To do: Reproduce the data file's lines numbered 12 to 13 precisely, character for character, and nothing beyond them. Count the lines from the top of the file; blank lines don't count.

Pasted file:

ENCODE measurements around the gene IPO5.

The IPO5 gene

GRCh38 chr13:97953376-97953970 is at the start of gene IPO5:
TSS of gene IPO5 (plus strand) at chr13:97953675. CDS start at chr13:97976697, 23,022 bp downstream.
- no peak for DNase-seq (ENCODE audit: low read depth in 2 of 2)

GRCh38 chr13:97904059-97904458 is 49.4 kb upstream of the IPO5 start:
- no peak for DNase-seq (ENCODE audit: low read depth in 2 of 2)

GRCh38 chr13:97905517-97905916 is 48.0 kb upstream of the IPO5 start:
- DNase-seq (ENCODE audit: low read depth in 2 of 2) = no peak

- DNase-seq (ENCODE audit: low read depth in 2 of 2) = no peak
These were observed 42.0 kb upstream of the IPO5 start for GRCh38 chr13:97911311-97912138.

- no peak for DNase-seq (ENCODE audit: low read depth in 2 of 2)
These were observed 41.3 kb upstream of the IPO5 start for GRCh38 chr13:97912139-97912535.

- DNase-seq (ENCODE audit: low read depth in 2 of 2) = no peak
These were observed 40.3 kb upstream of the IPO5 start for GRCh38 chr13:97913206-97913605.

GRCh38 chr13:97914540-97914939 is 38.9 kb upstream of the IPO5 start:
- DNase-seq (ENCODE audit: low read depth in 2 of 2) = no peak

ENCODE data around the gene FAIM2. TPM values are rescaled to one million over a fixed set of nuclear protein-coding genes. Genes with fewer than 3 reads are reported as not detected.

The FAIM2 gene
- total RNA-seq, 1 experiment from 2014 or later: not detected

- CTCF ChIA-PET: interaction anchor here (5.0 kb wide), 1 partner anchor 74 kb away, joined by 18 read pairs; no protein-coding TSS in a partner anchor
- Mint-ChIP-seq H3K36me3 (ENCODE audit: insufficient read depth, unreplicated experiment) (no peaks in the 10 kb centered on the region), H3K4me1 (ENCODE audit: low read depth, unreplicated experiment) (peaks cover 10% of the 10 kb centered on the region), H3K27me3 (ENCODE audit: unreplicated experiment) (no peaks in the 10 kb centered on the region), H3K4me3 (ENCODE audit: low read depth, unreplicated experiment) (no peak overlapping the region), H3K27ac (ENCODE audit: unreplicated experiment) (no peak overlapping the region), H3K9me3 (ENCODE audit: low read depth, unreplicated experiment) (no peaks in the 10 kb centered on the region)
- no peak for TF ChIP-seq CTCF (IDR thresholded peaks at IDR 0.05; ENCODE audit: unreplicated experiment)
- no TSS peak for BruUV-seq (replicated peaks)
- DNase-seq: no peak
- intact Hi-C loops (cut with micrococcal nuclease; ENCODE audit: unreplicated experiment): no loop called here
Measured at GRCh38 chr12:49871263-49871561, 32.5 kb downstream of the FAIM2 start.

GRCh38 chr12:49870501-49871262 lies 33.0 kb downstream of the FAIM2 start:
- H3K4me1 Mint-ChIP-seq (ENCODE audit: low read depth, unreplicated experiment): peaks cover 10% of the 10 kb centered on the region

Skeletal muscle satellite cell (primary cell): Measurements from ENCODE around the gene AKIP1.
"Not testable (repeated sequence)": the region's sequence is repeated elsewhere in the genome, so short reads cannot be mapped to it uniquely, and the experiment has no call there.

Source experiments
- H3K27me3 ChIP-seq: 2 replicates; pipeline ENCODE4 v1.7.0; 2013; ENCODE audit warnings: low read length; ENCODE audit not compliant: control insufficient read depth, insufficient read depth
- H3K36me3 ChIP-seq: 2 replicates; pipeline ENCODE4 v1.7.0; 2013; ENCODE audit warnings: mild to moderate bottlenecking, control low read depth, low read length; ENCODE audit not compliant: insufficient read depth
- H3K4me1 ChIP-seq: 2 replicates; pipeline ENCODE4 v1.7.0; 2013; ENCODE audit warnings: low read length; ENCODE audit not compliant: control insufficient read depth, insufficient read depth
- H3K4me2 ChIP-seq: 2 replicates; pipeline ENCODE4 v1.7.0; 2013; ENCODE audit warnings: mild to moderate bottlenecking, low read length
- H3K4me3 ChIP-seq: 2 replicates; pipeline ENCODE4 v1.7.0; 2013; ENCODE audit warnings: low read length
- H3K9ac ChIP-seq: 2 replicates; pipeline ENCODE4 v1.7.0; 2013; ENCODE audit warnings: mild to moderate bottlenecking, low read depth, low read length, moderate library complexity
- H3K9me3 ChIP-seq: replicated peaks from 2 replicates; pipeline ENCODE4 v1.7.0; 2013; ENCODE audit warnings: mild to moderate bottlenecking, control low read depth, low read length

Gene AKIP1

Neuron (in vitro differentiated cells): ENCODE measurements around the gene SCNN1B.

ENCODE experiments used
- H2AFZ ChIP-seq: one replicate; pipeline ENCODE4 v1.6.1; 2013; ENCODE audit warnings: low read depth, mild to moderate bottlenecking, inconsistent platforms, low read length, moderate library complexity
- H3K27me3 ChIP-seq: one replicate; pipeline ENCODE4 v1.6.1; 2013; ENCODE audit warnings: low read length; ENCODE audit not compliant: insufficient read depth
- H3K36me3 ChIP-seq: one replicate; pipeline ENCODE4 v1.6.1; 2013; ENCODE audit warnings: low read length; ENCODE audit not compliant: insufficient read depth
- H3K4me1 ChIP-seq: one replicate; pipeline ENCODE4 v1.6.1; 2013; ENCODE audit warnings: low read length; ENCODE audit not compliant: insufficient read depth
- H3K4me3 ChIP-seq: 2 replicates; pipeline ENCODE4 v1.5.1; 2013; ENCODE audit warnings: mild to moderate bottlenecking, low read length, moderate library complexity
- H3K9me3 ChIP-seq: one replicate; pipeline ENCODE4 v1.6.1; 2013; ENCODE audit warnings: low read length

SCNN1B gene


- no peak for DNase-seq (ENCODE audit: low read depth in 2 of 2)
These were observed 41.3 kb upstream of the IPO5 start for GRCh38 chr13:97912139-97912535.